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  1. Control Group

    Evaluation Option
    Men in the field working with bird branta canadensis photo by Day Robert

    A control group is an untreated research sample against which all other groups or samples in the research is compared. A control group is constructed to produce an estimate of the counter-factual, that is,  what would have happened if an intervention had not been implemented. A control group is constructed by randomly assigning people to either the control group or to one or more "treatment" groups.

  2. Regression Discontinuity

    RD Design, Regression Discontinuity Design
    Evaluation Option

    Regression Discontinuity Design (RDD) is a quasi-experimental evaluation option that measures the impact of an intervention, or treatment, by applying a treatment assignment mechanism based on a continuous eligibility index which is a variable with a continuous distribution. 

  3. Check Results Match Expert Predictions

    Evaluation Option

    Expert predictions can be a useful part of developing the program theory. Program staff can draw expert predictions from the literature or by engaging a group of experts.

  4. Check Results Match a Statistical Model

    Evaluation Option

    Program staff may develop a statistical model as part of the project theory design. Statistical models can be useful tools to predict elements of the program:

    • Cost
    • Time
    • Comparison between groups
  5. Tiny Tool Results Chain

    Evaluation Option

    Tiny tool results chain maps both positive and negative possible impacts from an intervention.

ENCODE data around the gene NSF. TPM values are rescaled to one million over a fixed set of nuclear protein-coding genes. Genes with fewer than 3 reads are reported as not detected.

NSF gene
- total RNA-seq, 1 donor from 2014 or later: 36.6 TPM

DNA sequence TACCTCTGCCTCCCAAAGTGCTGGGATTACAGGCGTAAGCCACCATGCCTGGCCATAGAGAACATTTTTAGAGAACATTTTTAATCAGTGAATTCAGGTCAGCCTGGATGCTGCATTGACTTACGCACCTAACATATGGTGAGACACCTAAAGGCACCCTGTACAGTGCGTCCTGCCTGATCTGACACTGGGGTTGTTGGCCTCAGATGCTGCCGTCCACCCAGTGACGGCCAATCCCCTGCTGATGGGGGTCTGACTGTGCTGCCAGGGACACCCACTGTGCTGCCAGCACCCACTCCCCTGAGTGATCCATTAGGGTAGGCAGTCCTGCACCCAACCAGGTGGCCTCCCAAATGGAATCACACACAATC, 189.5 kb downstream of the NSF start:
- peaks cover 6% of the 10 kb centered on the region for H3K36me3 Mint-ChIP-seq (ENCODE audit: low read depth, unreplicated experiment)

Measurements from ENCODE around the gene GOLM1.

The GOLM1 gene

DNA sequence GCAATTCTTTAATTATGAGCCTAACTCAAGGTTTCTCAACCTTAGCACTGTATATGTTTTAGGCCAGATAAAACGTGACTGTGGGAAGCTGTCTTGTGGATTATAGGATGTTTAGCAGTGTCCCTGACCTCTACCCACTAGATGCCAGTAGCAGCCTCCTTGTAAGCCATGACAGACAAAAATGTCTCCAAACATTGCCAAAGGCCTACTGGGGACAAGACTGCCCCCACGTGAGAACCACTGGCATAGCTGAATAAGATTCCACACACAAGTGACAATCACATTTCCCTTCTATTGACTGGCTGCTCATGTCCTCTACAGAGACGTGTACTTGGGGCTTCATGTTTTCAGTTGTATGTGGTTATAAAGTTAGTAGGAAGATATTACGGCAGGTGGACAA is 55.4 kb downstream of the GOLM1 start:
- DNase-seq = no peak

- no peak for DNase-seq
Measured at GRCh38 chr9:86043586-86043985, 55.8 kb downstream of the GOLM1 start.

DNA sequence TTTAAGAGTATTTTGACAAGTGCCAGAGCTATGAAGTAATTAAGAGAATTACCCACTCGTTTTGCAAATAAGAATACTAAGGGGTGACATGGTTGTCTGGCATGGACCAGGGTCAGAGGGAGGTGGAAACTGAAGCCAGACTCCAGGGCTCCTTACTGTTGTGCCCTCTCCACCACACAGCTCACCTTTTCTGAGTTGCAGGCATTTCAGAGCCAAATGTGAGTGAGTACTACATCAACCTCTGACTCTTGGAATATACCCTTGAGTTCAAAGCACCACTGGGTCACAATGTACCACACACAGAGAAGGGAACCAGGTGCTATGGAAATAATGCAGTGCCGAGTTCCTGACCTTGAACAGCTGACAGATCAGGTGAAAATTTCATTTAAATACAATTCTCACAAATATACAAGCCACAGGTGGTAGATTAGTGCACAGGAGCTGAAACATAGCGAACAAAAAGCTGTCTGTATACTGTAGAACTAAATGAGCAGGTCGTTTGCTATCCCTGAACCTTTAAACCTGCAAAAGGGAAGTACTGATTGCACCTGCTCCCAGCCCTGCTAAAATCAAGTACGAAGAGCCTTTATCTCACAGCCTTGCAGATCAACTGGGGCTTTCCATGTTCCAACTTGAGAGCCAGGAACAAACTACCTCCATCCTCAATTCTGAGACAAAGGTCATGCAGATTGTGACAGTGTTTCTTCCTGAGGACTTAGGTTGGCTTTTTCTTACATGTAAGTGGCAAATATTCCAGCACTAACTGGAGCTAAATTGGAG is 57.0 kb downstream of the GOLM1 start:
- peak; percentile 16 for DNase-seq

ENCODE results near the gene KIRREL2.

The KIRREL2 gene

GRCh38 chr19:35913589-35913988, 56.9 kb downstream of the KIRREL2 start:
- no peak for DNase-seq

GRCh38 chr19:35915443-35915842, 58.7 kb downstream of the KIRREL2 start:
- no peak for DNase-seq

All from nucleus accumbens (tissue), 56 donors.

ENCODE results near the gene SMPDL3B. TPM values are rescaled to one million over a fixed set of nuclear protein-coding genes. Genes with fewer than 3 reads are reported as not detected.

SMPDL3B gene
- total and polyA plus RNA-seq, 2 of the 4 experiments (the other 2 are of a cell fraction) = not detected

6. Results Chain

    Pipeline model, Logic Model, Input-Output model
    Evaluation Option

    "Results chain or pipeline logic models represent a program theory as a linear process with inputs and activities at the front and long-term outcomes at the end. Various models have been developed for different purposes each with relative advantages and disadvantages." Funnell, S. and Rogers, P. (2011) p 387

  7. Data Dashboard

    Evaluation Option
    Organizational Dashboard

    Stephen Few defines a dashboard as: "A data dashboard is a visual display of the most important information needed to achieve one or more objectives, with the data consolidated and arranged on a single screen so the information can be monitored at a glance" (Few, 2004). 

    Data dashboards typically include several visualisations such as graphs or other visual representations of data, along with minimal text to describe the indicators being displayed on the dashboard. By displaying these visualisations on a single screen, the user can directly compare and draw conclusions from the data ‘at a glance’, which is not possible if the data is split across several screens or requires scrolling to view.  

  8. Mobile Data Collection

    MDC, Mobile Phone Logging, Mobile Technology

    Mobile Data Collection (MDC) is the use of mobile phones, tablets or PDAs for programming or data collection. MDC can be very useful to the evaluator who is collecting quantitative data for their evaluation or abstracting data for an evaluation.

  9. Powerpoint

    Slide Show, Slides
    Evaluation Option

    Structuring presentations with a series of powerpoint slides is now the most common way of presenting information to groups. 

  10. Logframe

    Logical Framework, Logical Framework Approach (LFA), log frame
    Evaluation Option

    ‘Logical Framework’, or ‘logframe’, describes both a general approach to project or programme planning, monitoring and evaluation, and – in the form of a ‘logframe matrix’ – a discrete planning and monitoring tool for projects and programmes. Logframe matrices are developed during project/programme design and appraisal stages, and are subsequently updated throughout implementation while remaining an essential resource for ex-post evaluation.